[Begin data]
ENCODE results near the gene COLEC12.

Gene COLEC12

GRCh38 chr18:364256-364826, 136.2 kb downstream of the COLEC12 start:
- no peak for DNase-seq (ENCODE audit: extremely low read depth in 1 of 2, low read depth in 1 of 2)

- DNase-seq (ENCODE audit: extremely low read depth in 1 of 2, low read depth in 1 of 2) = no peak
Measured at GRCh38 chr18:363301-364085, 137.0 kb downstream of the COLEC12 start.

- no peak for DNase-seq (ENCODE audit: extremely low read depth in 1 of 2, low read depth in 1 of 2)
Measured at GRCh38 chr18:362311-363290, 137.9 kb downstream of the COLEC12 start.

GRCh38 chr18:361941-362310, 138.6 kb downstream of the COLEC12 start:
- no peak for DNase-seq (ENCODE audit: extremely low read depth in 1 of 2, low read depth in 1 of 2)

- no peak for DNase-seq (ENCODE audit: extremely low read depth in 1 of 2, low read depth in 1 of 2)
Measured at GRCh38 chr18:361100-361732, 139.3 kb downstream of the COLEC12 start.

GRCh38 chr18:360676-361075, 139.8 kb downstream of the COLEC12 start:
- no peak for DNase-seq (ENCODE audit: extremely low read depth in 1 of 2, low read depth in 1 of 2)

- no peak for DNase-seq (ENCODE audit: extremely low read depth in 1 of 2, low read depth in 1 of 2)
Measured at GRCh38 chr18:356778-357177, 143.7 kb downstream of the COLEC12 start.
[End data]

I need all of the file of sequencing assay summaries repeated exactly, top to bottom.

ENCODE results near the gene COLEC12.

Gene COLEC12

GRCh38 chr18:364256-364826, 136.2 kb downstream of the COLEC12 start:
- no peak for DNase-seq (ENCODE audit: extremely low read depth in 1 of 2, low read depth in 1 of 2)

- DNase-seq (ENCODE audit: extremely low read depth in 1 of 2, low read depth in 1 of 2) = no peak
Measured at GRCh38 chr18:363301-364085, 137.0 kb downstream of the COLEC12 start.

- no peak for DNase-seq (ENCODE audit: extremely low read depth in 1 of 2, low read depth in 1 of 2)
Measured at GRCh38 chr18:362311-363290, 137.9 kb downstream of the COLEC12 start.

GRCh38 chr18:361941-362310, 138.6 kb downstream of the COLEC12 start:
- no peak for DNase-seq (ENCODE audit: extremely low read depth in 1 of 2, low read depth in 1 of 2)

- no peak for DNase-seq (ENCODE audit: extremely low read depth in 1 of 2, low read depth in 1 of 2)
Measured at GRCh38 chr18:361100-361732, 139.3 kb downstream of the COLEC12 start.

GRCh38 chr18:360676-361075, 139.8 kb downstream of the COLEC12 start:
- no peak for DNase-seq (ENCODE audit: extremely low read depth in 1 of 2, low read depth in 1 of 2)

- no peak for DNase-seq (ENCODE audit: extremely low read depth in 1 of 2, low read depth in 1 of 2)
Measured at GRCh38 chr18:356778-357177, 143.7 kb downstream of the COLEC12 start.